Nov. 15--Being a classic rock fan, an entertainment reporter and someone who occasionally reviews movies, I've had two biographical films on my radar for a couple of years now. Sadly, only one has fully developed.
News came out in July that heralded comedic actor Sacha Baron Cohen was dropping out of a project in which he would play the late iconic Queen frontman Freddie Mercury. It was a passion project of Cohen's, and he had been working on the film since 2010. Deadline.com reported in July that he backed out over creative differences. The surviving members of Queen, who have script and director approval on the project, envisioned a family-friendly PG movie, while Cohen "was counting on a gritty R-rated tell-all."
Last month in Rolling Stone, however, Queen guitarist Brian May told the magazine that the real reason for Cohen's exit was that his personality was simply too big for the part.
"What led us to that conclusion was the last three movies that he's made -- 'The Dictator,' 'Les Miserables' and 'Hugo' -- in which he makes outstanding performances, but they're very much Sacha Baron Cohen performances," May said. "And we thought there has to be no distraction in the Freddie movie. You have to really suspend that disbelief -- the man who plays Freddie, you have to really believe is Freddie. And we didn't (think) that could really happen with Sacha."
No matter who's telling the truth, it's a darn shame. I always thought this was a role Cohen was born to play. He has proven in the past -- with "Borat" and "Bruno" -- that he'll totally sell out for a role. He also has shown off an outstanding voice with his performances in "Sweeney Todd" and "Les Miserables." And have I mentioned there's a striking physical similarity between both Cohen and Mercury? Oh, well.
As bummed as I am about Cohen's departure from the Queen movie, I'm just as excited about another rock biopic that's starting to make the rounds -- and it's been collecting a bunch of superb reviews along the way. This one is called "All Is On My Side," and it stars Andre Benjamin (who remains best known as one half of the fantastic rap duo Outkast) as the greatest rock guitarist of all time, Jimi Hendrix.
The film covers Hendrix's early years as he failed to find footing in the U.S., found his mojo in England and then returned to America with ferocious guitar chops that were the stuff of legend. The movie premiered at the Toronto Film Festival in September and immediately garnered great reviews from the likes of Entertainment Weekly, The Hollywood Reporter and The Boston Globe. In fact, its Rotten Tomatoes score still sits at a perfect 100 percent. As the reviews pointed out, the film works because of Benjamin's surprisingly good and fittingly soft-spoken performance and because writer and director John Ridley crafted the film differently than most biopics.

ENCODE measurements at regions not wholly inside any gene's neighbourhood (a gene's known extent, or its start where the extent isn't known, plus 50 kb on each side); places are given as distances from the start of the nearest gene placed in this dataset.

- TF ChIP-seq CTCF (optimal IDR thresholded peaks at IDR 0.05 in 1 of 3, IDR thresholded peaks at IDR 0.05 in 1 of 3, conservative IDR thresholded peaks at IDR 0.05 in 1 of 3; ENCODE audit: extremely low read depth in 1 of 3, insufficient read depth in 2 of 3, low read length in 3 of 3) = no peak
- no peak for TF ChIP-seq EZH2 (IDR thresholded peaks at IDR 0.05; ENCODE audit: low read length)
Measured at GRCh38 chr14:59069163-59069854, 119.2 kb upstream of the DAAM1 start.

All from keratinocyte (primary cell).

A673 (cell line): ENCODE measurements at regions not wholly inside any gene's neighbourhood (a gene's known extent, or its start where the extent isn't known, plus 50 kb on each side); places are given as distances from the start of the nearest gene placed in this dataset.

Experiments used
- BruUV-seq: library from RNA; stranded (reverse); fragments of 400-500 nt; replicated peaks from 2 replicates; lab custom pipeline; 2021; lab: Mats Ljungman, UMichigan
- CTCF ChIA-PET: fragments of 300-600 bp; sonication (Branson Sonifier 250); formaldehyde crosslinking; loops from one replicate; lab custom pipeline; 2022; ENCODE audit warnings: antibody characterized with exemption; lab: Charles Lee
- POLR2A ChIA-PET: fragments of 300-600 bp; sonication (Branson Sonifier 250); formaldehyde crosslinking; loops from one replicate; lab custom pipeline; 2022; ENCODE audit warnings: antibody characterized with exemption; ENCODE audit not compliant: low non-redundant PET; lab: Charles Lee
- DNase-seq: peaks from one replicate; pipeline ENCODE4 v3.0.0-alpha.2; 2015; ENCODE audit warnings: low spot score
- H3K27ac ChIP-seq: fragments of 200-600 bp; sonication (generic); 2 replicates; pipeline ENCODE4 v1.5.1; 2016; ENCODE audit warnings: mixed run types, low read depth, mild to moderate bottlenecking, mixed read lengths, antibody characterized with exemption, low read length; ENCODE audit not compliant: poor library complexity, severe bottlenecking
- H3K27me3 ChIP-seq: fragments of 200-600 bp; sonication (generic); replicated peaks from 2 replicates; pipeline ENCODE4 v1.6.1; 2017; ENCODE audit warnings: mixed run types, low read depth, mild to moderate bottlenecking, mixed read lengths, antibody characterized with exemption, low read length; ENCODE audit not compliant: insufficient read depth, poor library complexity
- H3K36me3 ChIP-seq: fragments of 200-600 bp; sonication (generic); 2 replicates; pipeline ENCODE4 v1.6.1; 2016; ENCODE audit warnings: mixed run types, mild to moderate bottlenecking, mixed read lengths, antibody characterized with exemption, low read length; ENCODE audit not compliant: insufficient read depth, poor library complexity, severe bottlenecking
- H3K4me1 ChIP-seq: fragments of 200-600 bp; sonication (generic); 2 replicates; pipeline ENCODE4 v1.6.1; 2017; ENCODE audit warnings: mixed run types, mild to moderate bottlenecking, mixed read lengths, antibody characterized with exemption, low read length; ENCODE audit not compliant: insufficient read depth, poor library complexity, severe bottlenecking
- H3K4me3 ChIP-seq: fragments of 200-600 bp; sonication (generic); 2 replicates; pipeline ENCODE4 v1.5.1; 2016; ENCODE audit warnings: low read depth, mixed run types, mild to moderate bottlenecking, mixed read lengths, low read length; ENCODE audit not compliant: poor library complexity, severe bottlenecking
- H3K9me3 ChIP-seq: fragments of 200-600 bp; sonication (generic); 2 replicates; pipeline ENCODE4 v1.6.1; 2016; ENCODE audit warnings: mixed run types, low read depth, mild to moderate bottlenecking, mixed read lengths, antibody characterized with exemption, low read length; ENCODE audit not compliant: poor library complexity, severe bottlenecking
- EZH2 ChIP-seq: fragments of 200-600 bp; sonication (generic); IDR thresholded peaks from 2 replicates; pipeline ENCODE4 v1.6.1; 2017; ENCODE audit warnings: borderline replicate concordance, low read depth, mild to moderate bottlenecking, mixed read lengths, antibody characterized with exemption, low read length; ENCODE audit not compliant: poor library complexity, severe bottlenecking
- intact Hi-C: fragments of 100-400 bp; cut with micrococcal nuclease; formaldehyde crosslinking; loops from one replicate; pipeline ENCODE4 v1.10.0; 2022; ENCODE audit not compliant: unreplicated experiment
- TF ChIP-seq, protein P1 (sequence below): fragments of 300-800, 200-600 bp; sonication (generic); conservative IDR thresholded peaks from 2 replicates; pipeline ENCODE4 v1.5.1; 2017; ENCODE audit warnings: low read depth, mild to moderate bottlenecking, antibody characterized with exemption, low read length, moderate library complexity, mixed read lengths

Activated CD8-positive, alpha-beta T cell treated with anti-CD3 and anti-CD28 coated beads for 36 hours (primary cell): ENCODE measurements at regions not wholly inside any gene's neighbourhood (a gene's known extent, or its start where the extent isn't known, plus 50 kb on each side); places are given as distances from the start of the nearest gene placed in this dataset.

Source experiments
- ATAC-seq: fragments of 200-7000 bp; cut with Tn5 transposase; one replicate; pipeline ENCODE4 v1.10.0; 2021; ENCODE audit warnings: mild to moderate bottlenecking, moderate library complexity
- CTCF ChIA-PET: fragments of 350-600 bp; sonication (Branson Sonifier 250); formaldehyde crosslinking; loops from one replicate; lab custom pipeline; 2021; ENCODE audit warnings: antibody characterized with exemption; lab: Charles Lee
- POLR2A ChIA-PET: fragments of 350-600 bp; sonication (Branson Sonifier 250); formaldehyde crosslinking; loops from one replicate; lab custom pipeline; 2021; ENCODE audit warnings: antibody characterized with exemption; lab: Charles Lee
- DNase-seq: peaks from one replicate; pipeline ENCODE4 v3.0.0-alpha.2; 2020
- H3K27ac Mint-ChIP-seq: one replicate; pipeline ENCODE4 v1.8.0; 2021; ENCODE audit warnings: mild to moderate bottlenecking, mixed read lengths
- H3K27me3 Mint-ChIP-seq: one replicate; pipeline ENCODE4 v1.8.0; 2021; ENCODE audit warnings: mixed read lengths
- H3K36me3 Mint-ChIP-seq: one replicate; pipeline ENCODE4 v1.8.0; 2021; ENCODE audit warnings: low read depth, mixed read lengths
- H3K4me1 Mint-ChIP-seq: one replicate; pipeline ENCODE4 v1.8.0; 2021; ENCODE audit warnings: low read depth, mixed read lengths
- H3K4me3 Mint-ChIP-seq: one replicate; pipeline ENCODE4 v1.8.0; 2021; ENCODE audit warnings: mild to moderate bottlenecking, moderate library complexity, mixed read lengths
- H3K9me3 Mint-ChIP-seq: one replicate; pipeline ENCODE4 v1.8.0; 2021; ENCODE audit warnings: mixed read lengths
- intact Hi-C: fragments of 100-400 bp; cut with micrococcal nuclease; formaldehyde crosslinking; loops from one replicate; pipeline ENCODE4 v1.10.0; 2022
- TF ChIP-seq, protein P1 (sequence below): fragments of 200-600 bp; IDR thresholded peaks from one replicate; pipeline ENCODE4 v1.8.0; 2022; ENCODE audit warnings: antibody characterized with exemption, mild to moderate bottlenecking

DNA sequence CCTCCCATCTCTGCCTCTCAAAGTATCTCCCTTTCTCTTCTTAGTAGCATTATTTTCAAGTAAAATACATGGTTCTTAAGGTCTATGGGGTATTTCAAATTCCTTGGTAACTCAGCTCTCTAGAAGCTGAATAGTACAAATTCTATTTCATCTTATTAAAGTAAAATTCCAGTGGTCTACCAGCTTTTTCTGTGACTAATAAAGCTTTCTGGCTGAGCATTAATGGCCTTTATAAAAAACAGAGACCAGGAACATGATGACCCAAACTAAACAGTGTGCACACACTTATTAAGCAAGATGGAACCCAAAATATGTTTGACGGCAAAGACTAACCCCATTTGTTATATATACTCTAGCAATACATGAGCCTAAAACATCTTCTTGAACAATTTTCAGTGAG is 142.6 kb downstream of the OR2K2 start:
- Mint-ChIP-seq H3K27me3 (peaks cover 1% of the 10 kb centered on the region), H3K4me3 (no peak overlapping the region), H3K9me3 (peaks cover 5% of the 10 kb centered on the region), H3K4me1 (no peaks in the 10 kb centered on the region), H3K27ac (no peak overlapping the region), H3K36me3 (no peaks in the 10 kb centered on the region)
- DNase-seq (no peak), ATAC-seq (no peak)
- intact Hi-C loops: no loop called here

I can't speak for the movie. I haven't seen it yet and plans for a wide theater release have yet to be revealed. But I will say that I'm happy to read what I have about the movie because biopics that narrow their focus often feel more captivating and authentic than those that don't.
Biopics have long suffered because they have to cram too much into a two-hour time frame. They largely have to chronicle the subject's greatest lifetime achievements and the hurdles they had to clear to reach them. And to top it all off, these movies also require insight into this well-known figure's private personality. Only a few have genuinely pulled off the feat of encapsulating a legend's entire life in one movie. "Malcolm X," "Ray" and "Milk" all come to mind.
But they fail more often than not. Just take a look at "J. Edgar." Leonardo DiCaprio gave one of the best portrayals of his career, but the movie felt as if it were too nice to a man who was often considered horrible, intrusive and aggressive.
In this era, when the lives of public figures are more subject to exposure than ever before, we've all become more skeptical about biopics. We know when they're cutting corners. We know when they're being a bit too kind to someone's legacy. We know more about the huge splashes of fiction that spill into the script (check up on the 1971 T.C. Williams Titans and tell me how much of "Remember the Titans" was reality).
That's why the most successful recent biopics have balked at the opportunity to tell a person's entire story and have, instead, honed in on a defining episode. This allows filmmakers to give audiences a more intimate and truthful look at the subject. "Capote" depicted the eccentric author only as he was writing the classic "In Cold Blood." More recently, the Oscar-nominated "Lincoln" put the spotlight on the 16th president's abolition of slavery as the Civil War began winding down.
With recent announcements that an Elton John biopic will star Tom Hardy, a John Belushi biopic will star Emile Hirsch and that Ben Whishaw replaced Cohen as Freddie Mercury, I can only hope that the directors of those movies follow suit. Sometimes, small tales are the best ones.
Shea Conner can be reached at firstname.lastname@example.org. Follow him on Twitter: @stjoelivedotcom.
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